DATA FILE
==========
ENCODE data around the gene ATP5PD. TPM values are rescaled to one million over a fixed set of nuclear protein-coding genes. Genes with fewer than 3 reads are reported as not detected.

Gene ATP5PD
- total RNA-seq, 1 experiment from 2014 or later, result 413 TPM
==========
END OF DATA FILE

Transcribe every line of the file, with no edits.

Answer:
ENCODE data around the gene ATP5PD. TPM values are rescaled to one million over a fixed set of nuclear protein-coding genes. Genes with fewer than 3 reads are reported as not detected.

Gene ATP5PD
- total RNA-seq, 1 experiment from 2014 or later, result 413 TPM